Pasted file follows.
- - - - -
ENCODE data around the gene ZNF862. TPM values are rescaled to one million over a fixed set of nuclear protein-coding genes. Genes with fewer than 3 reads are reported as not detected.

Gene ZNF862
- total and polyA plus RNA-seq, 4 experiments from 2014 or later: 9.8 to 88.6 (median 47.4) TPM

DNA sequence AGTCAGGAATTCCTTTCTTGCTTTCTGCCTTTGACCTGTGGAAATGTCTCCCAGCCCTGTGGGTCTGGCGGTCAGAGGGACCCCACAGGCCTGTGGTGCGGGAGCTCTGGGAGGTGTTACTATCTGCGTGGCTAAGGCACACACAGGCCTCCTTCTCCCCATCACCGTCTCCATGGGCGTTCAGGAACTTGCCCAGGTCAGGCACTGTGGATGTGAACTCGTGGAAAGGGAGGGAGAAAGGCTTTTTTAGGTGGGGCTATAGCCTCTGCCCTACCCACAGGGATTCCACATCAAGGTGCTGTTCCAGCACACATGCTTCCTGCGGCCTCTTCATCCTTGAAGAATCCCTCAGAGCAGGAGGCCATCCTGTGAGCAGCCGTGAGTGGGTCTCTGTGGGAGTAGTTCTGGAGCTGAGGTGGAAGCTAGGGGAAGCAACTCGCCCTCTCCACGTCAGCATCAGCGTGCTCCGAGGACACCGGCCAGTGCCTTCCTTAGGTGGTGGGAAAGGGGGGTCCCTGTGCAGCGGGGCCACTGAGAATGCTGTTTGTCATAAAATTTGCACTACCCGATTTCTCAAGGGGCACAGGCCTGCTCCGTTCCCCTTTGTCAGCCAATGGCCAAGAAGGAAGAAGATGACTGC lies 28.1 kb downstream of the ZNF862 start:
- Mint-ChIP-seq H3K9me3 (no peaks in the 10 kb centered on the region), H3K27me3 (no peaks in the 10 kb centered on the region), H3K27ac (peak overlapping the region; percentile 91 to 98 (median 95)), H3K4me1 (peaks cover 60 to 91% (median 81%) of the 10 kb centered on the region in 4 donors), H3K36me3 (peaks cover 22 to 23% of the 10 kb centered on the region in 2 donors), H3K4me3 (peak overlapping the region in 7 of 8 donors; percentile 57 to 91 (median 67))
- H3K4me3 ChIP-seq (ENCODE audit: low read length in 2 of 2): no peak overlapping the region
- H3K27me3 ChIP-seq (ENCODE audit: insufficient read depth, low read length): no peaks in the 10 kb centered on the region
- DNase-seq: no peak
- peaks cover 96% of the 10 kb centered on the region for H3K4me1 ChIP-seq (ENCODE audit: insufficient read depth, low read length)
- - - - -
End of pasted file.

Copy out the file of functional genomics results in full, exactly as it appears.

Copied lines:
ENCODE data around the gene ZNF862. TPM values are rescaled to one million over a fixed set of nuclear protein-coding genes. Genes with fewer than 3 reads are reported as not detected.

Gene ZNF862
- total and polyA plus RNA-seq, 4 experiments from 2014 or later: 9.8 to 88.6 (median 47.4) TPM

DNA sequence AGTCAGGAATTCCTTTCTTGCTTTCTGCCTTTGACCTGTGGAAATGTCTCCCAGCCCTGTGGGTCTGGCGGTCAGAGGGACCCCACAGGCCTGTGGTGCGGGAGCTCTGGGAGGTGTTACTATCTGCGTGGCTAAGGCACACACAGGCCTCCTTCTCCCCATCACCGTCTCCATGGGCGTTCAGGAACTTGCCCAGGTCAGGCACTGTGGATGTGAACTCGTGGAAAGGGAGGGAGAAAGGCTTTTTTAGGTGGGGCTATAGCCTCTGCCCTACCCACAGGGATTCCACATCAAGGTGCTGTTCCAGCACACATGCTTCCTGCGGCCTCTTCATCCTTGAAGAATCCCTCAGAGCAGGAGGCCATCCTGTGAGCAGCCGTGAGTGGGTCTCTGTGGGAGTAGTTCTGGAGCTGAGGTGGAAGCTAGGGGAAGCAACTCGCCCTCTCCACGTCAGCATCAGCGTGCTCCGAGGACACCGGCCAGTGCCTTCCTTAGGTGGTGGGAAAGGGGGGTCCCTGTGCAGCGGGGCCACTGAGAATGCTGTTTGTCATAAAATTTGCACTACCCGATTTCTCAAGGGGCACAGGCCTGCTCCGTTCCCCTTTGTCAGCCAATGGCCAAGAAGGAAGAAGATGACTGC lies 28.1 kb downstream of the ZNF862 start:
- Mint-ChIP-seq H3K9me3 (no peaks in the 10 kb centered on the region), H3K27me3 (no peaks in the 10 kb centered on the region), H3K27ac (peak overlapping the region; percentile 91 to 98 (median 95)), H3K4me1 (peaks cover 60 to 91% (median 81%) of the 10 kb centered on the region in 4 donors), H3K36me3 (peaks cover 22 to 23% of the 10 kb centered on the region in 2 donors), H3K4me3 (peak overlapping the region in 7 of 8 donors; percentile 57 to 91 (median 67))
- H3K4me3 ChIP-seq (ENCODE audit: low read length in 2 of 2): no peak overlapping the region
- H3K27me3 ChIP-seq (ENCODE audit: insufficient read depth, low read length): no peaks in the 10 kb centered on the region
- DNase-seq: no peak
- peaks cover 96% of the 10 kb centered on the region for H3K4me1 ChIP-seq (ENCODE audit: insufficient read depth, low read length)